My Rating: 4 Stars
Description: An ambitious tyrant
threatens genocide against the Jews in ancient Persia, so an
inexperienced beautiful young queen must take a stand for her people.
Xerxes, king of Persia, issues a call for beautiful young women,
Hadassah, a Jewish orphan living in Susa, is forcibly taken to the
palace of the pagan ruler. After months of preparation, the girl known
to the Persians as Esther wins the king's heart and a queen's crown. But
because her situation is uncertain, she keeps her ethnic identity a
secret until she learns that an evil and ambitious man has won the
king's permission to exterminate all Jews--young and old, powerful and
helpless. Purposely violating an ancient Persian law, she risks her life
in order to save her people...and bind her husband's heart.
marks bestselling author Angela Hunt's return to biblical fiction. In
each novel she explores an example of a Hebrew Old Testament tob woman: a
woman whose physical beauty influences those around her--and can change
the course of history.
My Thoughts:Biblical retellings are some of my favorite historical genres. Each ones gives a different look at some of the Biblical characters. Esther: Royal Beauty is not the first book I have read about Esther, and, as expected, keeps many of the same story points as referenced in others. Admittedly, some of these parts are ones I found to drag on longer than I would have wished (i.e. her childhood and the time spent between the event mentioned in the Bible). However, there is a lot to be said about Hunt's retelling.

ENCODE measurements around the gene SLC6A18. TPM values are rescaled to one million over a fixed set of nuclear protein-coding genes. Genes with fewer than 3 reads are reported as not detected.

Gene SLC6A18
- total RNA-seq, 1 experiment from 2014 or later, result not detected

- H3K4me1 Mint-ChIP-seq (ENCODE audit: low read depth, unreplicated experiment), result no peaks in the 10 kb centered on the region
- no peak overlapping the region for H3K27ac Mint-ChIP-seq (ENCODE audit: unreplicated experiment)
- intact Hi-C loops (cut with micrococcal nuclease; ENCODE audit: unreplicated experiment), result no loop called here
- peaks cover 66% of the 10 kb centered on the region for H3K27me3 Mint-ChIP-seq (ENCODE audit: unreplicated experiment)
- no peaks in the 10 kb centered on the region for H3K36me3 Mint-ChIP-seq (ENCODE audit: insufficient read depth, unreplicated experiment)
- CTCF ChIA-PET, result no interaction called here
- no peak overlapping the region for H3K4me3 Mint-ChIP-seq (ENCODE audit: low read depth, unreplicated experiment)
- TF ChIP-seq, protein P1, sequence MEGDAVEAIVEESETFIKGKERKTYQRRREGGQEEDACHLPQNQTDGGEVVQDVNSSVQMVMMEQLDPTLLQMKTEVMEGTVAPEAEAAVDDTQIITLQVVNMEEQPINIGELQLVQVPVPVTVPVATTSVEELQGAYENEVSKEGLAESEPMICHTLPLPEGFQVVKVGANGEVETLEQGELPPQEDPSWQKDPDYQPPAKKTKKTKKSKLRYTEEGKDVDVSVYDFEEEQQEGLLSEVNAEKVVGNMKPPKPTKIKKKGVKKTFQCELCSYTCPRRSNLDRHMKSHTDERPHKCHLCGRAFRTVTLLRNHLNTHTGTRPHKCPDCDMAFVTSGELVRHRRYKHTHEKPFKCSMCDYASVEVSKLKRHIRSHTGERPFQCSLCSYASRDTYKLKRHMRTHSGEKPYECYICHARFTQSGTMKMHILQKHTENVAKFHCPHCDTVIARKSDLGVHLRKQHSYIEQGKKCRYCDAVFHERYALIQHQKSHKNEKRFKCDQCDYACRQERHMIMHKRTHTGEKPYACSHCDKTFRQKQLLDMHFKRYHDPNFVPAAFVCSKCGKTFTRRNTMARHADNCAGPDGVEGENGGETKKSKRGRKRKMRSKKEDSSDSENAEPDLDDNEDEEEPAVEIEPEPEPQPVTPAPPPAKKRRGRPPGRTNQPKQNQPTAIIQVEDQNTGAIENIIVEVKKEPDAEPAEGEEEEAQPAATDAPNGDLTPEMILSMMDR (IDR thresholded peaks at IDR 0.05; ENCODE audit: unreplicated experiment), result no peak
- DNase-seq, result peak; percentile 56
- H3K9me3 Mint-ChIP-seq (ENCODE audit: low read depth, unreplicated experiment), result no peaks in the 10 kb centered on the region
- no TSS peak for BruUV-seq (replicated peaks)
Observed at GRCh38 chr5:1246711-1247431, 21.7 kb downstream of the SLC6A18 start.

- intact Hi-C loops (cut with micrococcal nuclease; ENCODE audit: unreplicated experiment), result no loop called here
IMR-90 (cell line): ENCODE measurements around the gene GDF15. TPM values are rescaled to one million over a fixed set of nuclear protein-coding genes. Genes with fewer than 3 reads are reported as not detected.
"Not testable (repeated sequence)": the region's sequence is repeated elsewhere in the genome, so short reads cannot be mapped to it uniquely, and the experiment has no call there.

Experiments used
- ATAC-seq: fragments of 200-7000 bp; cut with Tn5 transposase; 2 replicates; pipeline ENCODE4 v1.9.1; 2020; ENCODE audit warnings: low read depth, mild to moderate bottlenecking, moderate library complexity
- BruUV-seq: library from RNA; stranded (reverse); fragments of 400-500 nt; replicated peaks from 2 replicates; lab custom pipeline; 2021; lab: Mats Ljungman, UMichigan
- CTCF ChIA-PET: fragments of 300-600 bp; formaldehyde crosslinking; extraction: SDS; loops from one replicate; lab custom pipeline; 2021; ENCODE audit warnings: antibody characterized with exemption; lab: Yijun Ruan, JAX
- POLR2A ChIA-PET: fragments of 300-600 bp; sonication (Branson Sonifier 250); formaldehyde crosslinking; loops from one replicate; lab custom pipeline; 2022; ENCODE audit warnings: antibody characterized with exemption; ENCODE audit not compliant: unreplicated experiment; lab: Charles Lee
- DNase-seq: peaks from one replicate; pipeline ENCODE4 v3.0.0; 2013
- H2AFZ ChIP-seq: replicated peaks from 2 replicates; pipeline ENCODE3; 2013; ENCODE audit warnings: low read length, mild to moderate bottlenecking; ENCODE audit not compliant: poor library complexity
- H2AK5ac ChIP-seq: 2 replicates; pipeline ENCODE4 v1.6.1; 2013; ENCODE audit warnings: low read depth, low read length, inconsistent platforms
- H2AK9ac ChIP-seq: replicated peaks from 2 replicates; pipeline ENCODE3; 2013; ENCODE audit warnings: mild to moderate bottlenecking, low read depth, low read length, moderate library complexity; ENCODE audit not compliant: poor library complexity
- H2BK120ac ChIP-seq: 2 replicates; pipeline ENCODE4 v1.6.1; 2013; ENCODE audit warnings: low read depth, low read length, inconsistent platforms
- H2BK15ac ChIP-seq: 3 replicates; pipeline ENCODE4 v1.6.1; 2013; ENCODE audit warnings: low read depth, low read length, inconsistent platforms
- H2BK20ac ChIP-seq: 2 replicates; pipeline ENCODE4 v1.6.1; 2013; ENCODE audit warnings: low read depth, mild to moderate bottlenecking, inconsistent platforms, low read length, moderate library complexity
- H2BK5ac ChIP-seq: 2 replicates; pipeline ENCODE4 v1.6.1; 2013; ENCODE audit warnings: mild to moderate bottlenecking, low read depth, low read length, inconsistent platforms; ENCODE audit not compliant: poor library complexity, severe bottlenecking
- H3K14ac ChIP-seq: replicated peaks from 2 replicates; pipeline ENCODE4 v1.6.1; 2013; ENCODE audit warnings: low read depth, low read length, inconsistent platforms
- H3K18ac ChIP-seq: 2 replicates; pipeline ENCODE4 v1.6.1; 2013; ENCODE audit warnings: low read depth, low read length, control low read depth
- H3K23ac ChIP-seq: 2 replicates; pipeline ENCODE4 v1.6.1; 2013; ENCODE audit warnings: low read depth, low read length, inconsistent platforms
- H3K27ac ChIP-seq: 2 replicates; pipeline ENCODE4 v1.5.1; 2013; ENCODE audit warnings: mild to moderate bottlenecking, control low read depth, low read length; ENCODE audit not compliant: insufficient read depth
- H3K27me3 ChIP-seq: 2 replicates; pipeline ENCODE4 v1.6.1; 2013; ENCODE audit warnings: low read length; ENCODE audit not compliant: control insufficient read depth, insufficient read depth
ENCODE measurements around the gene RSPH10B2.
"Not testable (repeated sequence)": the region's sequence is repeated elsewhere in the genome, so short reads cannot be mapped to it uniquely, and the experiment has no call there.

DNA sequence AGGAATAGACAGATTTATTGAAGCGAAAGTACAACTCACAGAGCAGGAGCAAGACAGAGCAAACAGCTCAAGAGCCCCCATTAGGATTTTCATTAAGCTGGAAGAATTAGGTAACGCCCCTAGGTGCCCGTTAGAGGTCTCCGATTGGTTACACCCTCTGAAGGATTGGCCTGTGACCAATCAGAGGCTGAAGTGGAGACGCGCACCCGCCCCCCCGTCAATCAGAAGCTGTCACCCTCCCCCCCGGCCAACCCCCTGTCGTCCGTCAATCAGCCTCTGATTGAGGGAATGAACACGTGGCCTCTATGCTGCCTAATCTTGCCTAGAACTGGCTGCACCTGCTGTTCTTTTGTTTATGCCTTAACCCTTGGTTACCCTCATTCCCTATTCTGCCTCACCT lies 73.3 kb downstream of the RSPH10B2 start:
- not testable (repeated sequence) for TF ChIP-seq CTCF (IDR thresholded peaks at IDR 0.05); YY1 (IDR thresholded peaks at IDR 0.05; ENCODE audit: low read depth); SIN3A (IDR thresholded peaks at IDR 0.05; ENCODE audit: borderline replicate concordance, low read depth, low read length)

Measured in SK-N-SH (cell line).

In previous books about Esther, I can not remember there being any mention in foreign wars or battles. Nor can I remember much mention of Vashti other than her being removed from the throne. Yet it is known that Persia was a waring nation that expanded its territory through concur, so they must have fought. And their is no historical mention of Vashti's execution, so she must have still remained around and been a force to be reckoned with.
As well, Hunt included the point of view of the eunuch, Harbonah. While at times I was irritated by his insistence that he loved his King, as though he had to convince the reader that this was a good thing, there were many things the reader could not have been privy to had his character been removed. Through his eyes, Hunt did splendid job at bringing Persian history to life and I am excited about the rest of the series.
I received this book through Bethany House Publisher in exchange for an honest review.
Friday, January 23, 2015
Description: Fans of Downton Abbey, Jane Eyre, and Pride & Prejudice will enjoy this pure and inspiring romance taking place in Edwardian England amid a clash of cultures and changing times.
Eighteen-year-old Katherine Ramsey travels to London with her family to make her debut into society and hopefully find her future husband. Her overbearing aunt insists she must secure a proposal from a wealthy young man who is in line to inherit his father’s title and estate. But Katherine questions her aunt’s plans when she gets to know Jonathan Foster, a handsome medical student and strong Christian who is determined to protect the poor and vulnerable in London’s East End. When a family scandal puts a damper on Katherine’s hopes for the season, she has time to volunteer with Jonathan, caring for children in one of London’s poorest areas, and romance blossoms. Katherine’s faith grows and she begins to envision a different future with Jonathan. But when Katherine’s work in the East End puts her in danger, Jonathan distances himself from Katherine to protect her. A wealthy suitor reappears, and Katherine must choose which path to follow.